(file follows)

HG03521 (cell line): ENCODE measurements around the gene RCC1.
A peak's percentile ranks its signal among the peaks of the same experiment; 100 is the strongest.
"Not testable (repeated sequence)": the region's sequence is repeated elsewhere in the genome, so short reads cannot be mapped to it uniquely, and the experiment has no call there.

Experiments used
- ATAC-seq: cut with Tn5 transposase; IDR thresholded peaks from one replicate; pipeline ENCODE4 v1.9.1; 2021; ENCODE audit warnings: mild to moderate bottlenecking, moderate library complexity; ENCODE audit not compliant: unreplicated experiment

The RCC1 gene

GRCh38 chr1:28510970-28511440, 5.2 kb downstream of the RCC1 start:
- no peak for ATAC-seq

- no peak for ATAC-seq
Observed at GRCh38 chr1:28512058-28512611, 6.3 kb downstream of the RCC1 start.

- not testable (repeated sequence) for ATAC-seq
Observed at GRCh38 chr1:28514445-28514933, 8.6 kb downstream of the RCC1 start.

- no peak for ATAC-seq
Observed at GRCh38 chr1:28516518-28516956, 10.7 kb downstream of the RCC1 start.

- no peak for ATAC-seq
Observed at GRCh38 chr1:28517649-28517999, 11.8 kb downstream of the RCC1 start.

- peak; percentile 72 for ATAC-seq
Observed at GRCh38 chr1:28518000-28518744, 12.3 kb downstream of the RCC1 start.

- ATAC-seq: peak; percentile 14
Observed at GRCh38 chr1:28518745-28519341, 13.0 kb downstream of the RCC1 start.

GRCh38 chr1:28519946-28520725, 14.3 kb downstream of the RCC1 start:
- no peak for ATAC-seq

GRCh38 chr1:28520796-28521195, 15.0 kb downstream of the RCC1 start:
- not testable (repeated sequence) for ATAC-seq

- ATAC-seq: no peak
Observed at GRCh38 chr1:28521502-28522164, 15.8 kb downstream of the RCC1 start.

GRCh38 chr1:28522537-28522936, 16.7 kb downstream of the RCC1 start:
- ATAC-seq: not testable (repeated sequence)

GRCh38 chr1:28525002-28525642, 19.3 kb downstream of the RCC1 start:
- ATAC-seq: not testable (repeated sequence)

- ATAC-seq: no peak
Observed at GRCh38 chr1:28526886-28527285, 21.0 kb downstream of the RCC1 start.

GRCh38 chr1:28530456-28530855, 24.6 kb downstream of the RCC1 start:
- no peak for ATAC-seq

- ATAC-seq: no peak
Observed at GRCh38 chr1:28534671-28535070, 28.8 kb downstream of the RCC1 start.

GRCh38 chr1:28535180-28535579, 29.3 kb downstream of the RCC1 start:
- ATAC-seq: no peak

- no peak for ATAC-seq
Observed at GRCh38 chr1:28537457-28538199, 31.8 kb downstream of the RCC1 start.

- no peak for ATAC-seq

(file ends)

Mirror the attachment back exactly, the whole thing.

HG03521 (cell line): ENCODE measurements around the gene RCC1.
A peak's percentile ranks its signal among the peaks of the same experiment; 100 is the strongest.
"Not testable (repeated sequence)": the region's sequence is repeated elsewhere in the genome, so short reads cannot be mapped to it uniquely, and the experiment has no call there.

Experiments used
- ATAC-seq: cut with Tn5 transposase; IDR thresholded peaks from one replicate; pipeline ENCODE4 v1.9.1; 2021; ENCODE audit warnings: mild to moderate bottlenecking, moderate library complexity; ENCODE audit not compliant: unreplicated experiment

The RCC1 gene

GRCh38 chr1:28510970-28511440, 5.2 kb downstream of the RCC1 start:
- no peak for ATAC-seq

- no peak for ATAC-seq
Observed at GRCh38 chr1:28512058-28512611, 6.3 kb downstream of the RCC1 start.

- not testable (repeated sequence) for ATAC-seq
Observed at GRCh38 chr1:28514445-28514933, 8.6 kb downstream of the RCC1 start.

- no peak for ATAC-seq
Observed at GRCh38 chr1:28516518-28516956, 10.7 kb downstream of the RCC1 start.

- no peak for ATAC-seq
Observed at GRCh38 chr1:28517649-28517999, 11.8 kb downstream of the RCC1 start.

- peak; percentile 72 for ATAC-seq
Observed at GRCh38 chr1:28518000-28518744, 12.3 kb downstream of the RCC1 start.

- ATAC-seq: peak; percentile 14
Observed at GRCh38 chr1:28518745-28519341, 13.0 kb downstream of the RCC1 start.

GRCh38 chr1:28519946-28520725, 14.3 kb downstream of the RCC1 start:
- no peak for ATAC-seq

GRCh38 chr1:28520796-28521195, 15.0 kb downstream of the RCC1 start:
- not testable (repeated sequence) for ATAC-seq

- ATAC-seq: no peak
Observed at GRCh38 chr1:28521502-28522164, 15.8 kb downstream of the RCC1 start.

GRCh38 chr1:28522537-28522936, 16.7 kb downstream of the RCC1 start:
- ATAC-seq: not testable (repeated sequence)

GRCh38 chr1:28525002-28525642, 19.3 kb downstream of the RCC1 start:
- ATAC-seq: not testable (repeated sequence)

- ATAC-seq: no peak
Observed at GRCh38 chr1:28526886-28527285, 21.0 kb downstream of the RCC1 start.

GRCh38 chr1:28530456-28530855, 24.6 kb downstream of the RCC1 start:
- no peak for ATAC-seq

- ATAC-seq: no peak
Observed at GRCh38 chr1:28534671-28535070, 28.8 kb downstream of the RCC1 start.

GRCh38 chr1:28535180-28535579, 29.3 kb downstream of the RCC1 start:
- ATAC-seq: no peak

- no peak for ATAC-seq
Observed at GRCh38 chr1:28537457-28538199, 31.8 kb downstream of the RCC1 start.

- no peak for ATAC-seq